Matt Schaub Conjures Memories of QB Great From Oakland Raiders' Past

By Kevin Saito
Wesley Hitt/ Contributor
Wesley Hitt/ Contributor

The ink wasn’t even dry on Matt Schaub‘s contract before some bloggers and pundits were on him like a pack of jackals on a wounded gazelle.

While many believe that bringing the veteran QB to the Oakland Raiders was a smart, savvy move, others are far less optimistic about it. They’ve said that Schaub is washed up. A has been. “Broken beyond repair.” He hasn’t taken a single snap for the Raiders yet, and some are acting like it’s the end times, that it’s the worst thing GM Reggie McKenzie could have done to the team.

What makes this all especially ironic though is that some of these same people are outspoken advocates of bringing Texas A&M‘s Johnny Manziel to Oakland — a guy who hasn’t taken a single snap in the NFL, and a guy who has more questions than answers about his game at this point. Those kinds of mental gymnastics are truly a sight to behold.

There’s no denying that Schaub had a horrendous 2013. He was awful. Beyond awful. To throw a pick-six in four consecutive games takes a special kind of horrible, but to say that Schaub is the only reason the Houston Texans went 2-14 last season is ridiculous. That’s like saying the iceberg was the only reason for the sinking of the Titanic.

While it’s true that Schaub and the iceberg certainly played a part in their respective disasters, there were a whole bunch of other things that went horribly wrong that helped make it happen. It was a perfect storm of terrible.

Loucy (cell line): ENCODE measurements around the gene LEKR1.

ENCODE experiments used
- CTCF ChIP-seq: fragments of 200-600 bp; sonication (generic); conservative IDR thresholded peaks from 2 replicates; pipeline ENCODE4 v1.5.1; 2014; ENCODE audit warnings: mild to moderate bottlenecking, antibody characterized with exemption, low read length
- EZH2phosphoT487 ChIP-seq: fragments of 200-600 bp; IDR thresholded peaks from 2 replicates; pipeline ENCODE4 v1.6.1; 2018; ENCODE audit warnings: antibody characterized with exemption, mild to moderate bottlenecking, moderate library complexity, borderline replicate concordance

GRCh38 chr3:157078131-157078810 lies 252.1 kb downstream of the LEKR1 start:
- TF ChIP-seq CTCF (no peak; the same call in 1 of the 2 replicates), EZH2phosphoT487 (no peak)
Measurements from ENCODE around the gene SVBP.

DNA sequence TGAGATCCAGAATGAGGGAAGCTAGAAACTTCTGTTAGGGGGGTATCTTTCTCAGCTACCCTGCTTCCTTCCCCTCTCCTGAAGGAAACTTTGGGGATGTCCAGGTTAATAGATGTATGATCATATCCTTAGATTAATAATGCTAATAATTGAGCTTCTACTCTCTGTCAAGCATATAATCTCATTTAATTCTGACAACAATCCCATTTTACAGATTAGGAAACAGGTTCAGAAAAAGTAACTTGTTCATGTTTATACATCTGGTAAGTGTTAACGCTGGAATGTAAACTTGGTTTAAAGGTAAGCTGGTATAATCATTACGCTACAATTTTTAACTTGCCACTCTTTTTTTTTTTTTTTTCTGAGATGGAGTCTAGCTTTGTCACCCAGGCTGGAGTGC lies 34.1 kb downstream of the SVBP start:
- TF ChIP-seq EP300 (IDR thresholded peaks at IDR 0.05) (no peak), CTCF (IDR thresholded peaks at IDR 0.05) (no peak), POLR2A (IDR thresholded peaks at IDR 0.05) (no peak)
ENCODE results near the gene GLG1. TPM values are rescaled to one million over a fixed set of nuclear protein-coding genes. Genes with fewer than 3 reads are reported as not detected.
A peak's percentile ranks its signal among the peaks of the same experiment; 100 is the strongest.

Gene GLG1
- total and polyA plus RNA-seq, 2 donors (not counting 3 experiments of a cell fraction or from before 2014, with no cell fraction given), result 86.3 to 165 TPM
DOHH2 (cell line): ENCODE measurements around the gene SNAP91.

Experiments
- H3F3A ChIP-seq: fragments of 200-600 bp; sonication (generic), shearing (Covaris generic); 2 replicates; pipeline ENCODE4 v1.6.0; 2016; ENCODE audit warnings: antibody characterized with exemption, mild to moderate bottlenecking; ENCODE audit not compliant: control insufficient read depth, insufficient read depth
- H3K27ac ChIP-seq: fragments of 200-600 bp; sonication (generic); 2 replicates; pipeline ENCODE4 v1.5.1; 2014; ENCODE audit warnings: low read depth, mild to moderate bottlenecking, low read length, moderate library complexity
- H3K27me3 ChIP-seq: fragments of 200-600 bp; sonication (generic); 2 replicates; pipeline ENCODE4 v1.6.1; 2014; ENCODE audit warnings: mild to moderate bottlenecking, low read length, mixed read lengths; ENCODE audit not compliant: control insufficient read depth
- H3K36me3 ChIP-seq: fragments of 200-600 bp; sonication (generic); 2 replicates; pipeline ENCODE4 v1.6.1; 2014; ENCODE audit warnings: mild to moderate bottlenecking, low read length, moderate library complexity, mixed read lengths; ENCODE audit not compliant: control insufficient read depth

Schaub had a bad season. Does that one bad season define him as a quarterback? Does it define his career? Does it preclude the possibility that he can bounce back and throw for more than 4,000 yards like he did in 2012? The answer to all three questions is a resounding no.

Eli Manning threw 27 interceptions last season, yet you don’t hear anybody saying that he’s broken beyond repair. Peyton Manning threw two picks, one of them returned for a touchdown on football’s biggest stage, Super Bowl XLVIII, as his Denver Broncos were trounced by the Seattle Seahawks, yet not a single person has ever suggested that he’s washed up.

The point is that bad games, and even bad seasons happen. Even the elite quarterbacks in the NFL throw interceptions and don’t look particularly great in every game of every season of their careers. Interceptions are part of the game and they’re unavoidable. Schaub had a really bad season, but he also had a number of pretty good ones before that.

Is it not possible that rather that being a sign of things to come and the harbinger of doom for the Raiders, Schaub’s terrible 2013 while playing for a terrible team is nothing more than an anomaly?

It is also worth noting at this point that the Raiders once took a chance on another quarterback, a reclamation project who many people believed was washed up. However, Jim Plunkett wound up leading the Raiders to two of their three Super Bowl wins, and became arguably the greatest quarterback in franchise history.

And another notable point is that he was older than Schaub is now when he won his two Super Bowls. Not bad for a has-been, huh? Suffice it to say, this sort of quarterback reclamation project is not without precedent.

Schaub is going to be just fine. He’s an above-average quarterback who had a miserable season while playing for a miserable team. A lot of things went wrong for Schaub and the Texans in 2013, but one bad year is not necessarily a sign of worse things to come, nor is it the definition of his career no matter how hard some try to paint it that way.

Schaub, like Plunkett before him, has a chip on his shoulder and a lot to prove. There is hope — and expectations along with it — in Oakland for the first time in a long time, and some of the Raiders faithful genuinely believe that Schaub, like Plunkett before him, will rise to the occasion.

Kevin Saito is a fiction writer, sports junkie, history nerd, and NFL Contributor to  He’s just a “clown with an opinion,” and you can follow him on Twitter, Facebook, or on Google

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